This essay was written by Daniel Soibelmann –
“What we need is a story that starts with an earthquake and works its way up to a climax” – Sam Goldwyn 1882 – 1974
It has been said that Hollywood and the entertainment industry run off the three cardinal sins as discussed in the Babylonian Talmud Sanhedrin 74a. Apparently, any good film must include either violence, sexual promiscuity or money [money being the Avodah Zarah – lit. “Foreign Service” – work for its own sake, rather than for the purpose of heaven]. Just when we thought we had totally outgrown the amphitheatres of Greece and Rome, the regular entertainment of the masses have, once again, become an engagement with the three primal restrictions.
Amid the crisis surrounding Israel presently, is an increasing awareness, particularly by Jews living in Israel of the biases that plague journalism. Although this is not a rage I feel inclined to put aside verily, a more disturbing phenomenon calls me into its discussion at this moment.
That death and its offspring ‘terror’ have become part of our daily routine. Thanks to the news networks, our homes have become saturated with the evil events of the world. The ‘right to know’ has become a thirst for more death and the ‘free press’ the providers for the collective desires of it.
“there are laws to protect the freedom of the press’s speech, but none that are worth anything to protect the people from the press” – Mark Twain in license of the press 1873
As much as the terrorism is a reality, we are equally the victims of a media war. And how the media is soaked with our story as it juices on every accounting like the hungry crowds of the amphitheatre. With this analogy it is easier to understand how Arafat, one of the most notorious terrorists has become a gladiator par excellence and has won statesmanship the world over. How he has played to a death-drug needy audience and enjoys its favor.
So what is this fascination with death, this desire for the morbid?
“The person who is fully alive is little afraid of death because his identity lies in his being and inner activity. But those, like most in our culture, whose identity lies in what they have – material possession, prestige, power – fit into the formula “I am what I have”. Their self is the sum total of what they have and their most precious possession is their ego, their person. The fear of death with them is not so much the fear of not living but the fear of the loss of the most precious thing they have, their person.” – Erich fromm The will to live p.520
The fear of dying is irrational – for as Epicurus said: “since while we are, death is not yet here; but when death is here, we are no more” – Diogenes Laertius. There can be fear of suffering and pain that proceeds dying – but dying itself is a non-experience, something by definition beyond our sensory capacity and thus we don’t fear it itself.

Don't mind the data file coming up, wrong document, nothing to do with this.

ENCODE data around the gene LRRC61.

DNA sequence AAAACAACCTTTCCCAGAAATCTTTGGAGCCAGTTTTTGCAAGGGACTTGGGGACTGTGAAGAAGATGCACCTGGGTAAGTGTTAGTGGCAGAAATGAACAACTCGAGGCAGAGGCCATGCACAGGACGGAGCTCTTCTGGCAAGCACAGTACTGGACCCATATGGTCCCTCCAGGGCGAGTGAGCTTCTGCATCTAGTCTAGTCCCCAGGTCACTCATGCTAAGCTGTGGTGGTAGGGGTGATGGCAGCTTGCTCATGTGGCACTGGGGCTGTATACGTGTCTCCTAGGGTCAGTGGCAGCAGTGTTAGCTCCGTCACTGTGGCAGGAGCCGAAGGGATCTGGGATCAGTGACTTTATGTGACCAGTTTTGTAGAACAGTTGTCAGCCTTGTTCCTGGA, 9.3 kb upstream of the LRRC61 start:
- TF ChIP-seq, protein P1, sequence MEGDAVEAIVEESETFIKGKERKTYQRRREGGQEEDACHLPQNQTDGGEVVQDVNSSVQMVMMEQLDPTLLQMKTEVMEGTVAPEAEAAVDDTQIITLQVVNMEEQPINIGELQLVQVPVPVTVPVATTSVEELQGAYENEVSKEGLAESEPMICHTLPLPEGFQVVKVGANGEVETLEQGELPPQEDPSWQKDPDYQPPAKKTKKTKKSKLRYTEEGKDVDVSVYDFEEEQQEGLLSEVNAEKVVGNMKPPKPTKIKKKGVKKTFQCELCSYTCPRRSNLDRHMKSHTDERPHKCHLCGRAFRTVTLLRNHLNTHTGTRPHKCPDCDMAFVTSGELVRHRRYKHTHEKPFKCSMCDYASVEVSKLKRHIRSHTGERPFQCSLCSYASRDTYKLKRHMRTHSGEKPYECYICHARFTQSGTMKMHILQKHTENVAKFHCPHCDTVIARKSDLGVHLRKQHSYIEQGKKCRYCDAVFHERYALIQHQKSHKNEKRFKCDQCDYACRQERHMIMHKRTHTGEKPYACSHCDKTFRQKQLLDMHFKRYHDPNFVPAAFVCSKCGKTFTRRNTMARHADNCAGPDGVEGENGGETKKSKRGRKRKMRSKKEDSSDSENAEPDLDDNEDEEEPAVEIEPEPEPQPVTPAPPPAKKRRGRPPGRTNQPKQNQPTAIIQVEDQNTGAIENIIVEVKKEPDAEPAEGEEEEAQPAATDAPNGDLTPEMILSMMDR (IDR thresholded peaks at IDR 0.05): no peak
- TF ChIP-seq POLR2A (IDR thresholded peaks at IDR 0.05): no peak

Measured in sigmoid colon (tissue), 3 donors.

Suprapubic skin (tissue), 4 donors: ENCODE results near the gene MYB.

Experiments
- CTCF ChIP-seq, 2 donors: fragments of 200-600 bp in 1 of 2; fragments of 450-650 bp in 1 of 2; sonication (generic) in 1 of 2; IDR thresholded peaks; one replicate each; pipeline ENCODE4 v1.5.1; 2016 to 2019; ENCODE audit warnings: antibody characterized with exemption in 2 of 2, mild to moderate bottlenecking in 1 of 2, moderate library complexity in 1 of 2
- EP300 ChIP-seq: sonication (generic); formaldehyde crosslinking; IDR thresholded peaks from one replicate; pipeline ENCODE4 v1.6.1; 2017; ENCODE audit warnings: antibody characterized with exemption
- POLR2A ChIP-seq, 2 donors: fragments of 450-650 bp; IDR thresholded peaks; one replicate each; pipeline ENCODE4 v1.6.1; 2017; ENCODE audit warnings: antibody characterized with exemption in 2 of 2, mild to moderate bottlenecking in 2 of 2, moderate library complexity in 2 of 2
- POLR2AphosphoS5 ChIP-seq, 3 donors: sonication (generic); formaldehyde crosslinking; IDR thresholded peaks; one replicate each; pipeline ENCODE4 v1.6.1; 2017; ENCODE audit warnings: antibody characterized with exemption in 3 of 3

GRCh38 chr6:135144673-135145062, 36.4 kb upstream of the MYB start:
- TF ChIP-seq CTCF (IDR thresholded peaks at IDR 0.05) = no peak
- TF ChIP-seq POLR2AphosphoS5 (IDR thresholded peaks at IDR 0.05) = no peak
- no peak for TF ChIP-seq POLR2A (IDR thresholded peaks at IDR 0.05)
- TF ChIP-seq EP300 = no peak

In a post-renaissance society where mans greatest pride is to conquer nature completely – one phenomenon has belied this as a myth – death. It shows our unbreakable limitation and nothing is more understandable for us to therefore deny it – denying it not in a scientific sense or even in an existential phenomenology, but to objectify it, distance it to something removed and foreign, beyond the reach of grit reality. We hear about it on the radio or are bamboozled by pictures (always of the unknown ‘other’) on the news like the ineffable tease. It becomes the subject of passing discussions wont of sensitivity, establishing an acceptance of whatever occurrence has happened as a fact of society in the great ‘out-there’ removing it from inside of us. Of this we need more and more, to constantly reaffirm our disconnection to tragedy as a personal reality.
That people get excited about the one thing they shouldn’t – decay – is a necrophilous tendency designed to disintegrate the illusion of mortality. The grandiose visions of Hollywood and the girding music that oft accompanies the news are designed to remove death from our inner-sphere to something divorced from our essential and personal experience.
The Jewish psychological approach towards death is to refocus back towards life. The mourning process is steeped in introspection and the act of saying Psalms at times of crisis is about reaffirming our relationship with G-D and our life mission.
Such has been the Jewish survival tactic throughout the ages. Part of our present battle with terror is the internal struggle over the constant oppression of a media that bombards us with death, stoking us with fears and swaying us from our goals of seizing life. How propitious it seems to be discussing this issue now – the three weeks of mourning are upon us. This Jewish time is a framework not for wallowing, removing from our inner-selves the pain of the years. It is a time of renewed vital introspection and meditation on life and Torah. Judaism does not believe in dwelling on and fostering a morbid fascination.
“Eitz Chayim He Le Machazikim Bah – [the Torah is] a tree of life for those who grab it.”
May the turbid torrent of events that so vastly affect our Jewish world be prevented from terrorizing our inner life experience, rather, let it foster a craving for life and our Torah. HaShem Y’Azor.